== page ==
Boosting High School Digital Literacy
- Boosting High School Digital Literacy
This past spring, students from Bard High School Early College (BHSEC) honed their digital literacy skills and shaped the story of their city through the Mapping Time, a project jointly run by BHSEC, the Graduate Center’s Center for the Humanities, and the New York Public Library.
Working with the library’s staff, the high school students spent a spring semester course researching archival materials about their school’s neighborhood and creating a digital platform to share their projects online. GC Teaching Fellows Joseph Goodale and Zachary Lloyd, Ph.D. students in comparative literature, helped the students evaluate their findings and give them context within the larger history and culture of the Lower East Side.
“One of the main points of the project was to emphasize that anyone can contribute to the study of history; one is inevitably a part of it,” Lloyd said. “Having high school students, rather than just professional historians or even grad students, doing this kind of research was great, especially because for these students, it had a very personal, real element.”
To learn the newest archival and digital research techniques, students accessed the NYPL’s new NYC Space/Time Directory, its digital collections, and holdings that included photographs, maps, building plans, oral histories, government records, newspaper articles, and literature. Students also made personal visits to Lower East Side sites of their choice.
The course culminated in early June with a celebration at the NYPL’s Stephen A. Schwarzman Building during which the students presented their final projects. They used mixed media to explore topics such as gentrification in the Lower East Side, the neighborhood’s drug epidemic in the 1970s through 1990s, and Nuyorican poetry. Each student focused on an urban structure, creating a narrative history of a place.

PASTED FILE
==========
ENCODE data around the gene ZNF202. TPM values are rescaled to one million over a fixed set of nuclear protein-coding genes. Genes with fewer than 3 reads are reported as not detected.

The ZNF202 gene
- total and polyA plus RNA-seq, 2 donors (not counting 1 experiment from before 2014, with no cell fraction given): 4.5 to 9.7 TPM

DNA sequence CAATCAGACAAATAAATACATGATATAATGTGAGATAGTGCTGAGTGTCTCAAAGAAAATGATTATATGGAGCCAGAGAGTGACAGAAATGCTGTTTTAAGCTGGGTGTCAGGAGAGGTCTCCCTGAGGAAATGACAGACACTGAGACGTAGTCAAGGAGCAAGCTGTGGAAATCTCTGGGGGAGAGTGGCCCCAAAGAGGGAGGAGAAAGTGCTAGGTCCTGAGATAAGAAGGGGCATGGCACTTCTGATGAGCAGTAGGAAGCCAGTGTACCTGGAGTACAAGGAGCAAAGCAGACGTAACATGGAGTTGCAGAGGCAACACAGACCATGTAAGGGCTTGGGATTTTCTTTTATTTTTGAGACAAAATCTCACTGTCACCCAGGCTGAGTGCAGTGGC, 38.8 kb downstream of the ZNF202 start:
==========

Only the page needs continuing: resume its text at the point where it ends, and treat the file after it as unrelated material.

“The goal was to have high school students immerse themselves in primary material — the better to uncover and ultimately narrate the history and evolution of the city,” said Distinguished Professor André Aciman (Comparative Literature), who directed and designed the course. “In essence, high school students were writing history — and, in most cases, a history that has never been written before.”
Aciman collaborated with deputy director and Ph.D. candidate Claire Sommers (Comparative Literature); Maggie Jacobs, director of educational programs at the NYPL; and Michael Lerner, principal of Bard High School Early College, on the project.
“It was very rewarding to see the students’ enthusiasm as they presented their final projects,” Sommers said. “The course has taught them to think critically about the neighborhood they walk through every day and has allowed them to forge a greater connection with their community and its residents.”
Submitted on: JUN 23, 2017
Category: Center for the Humanities | Comparative Literature | Faculty Activities | General GC News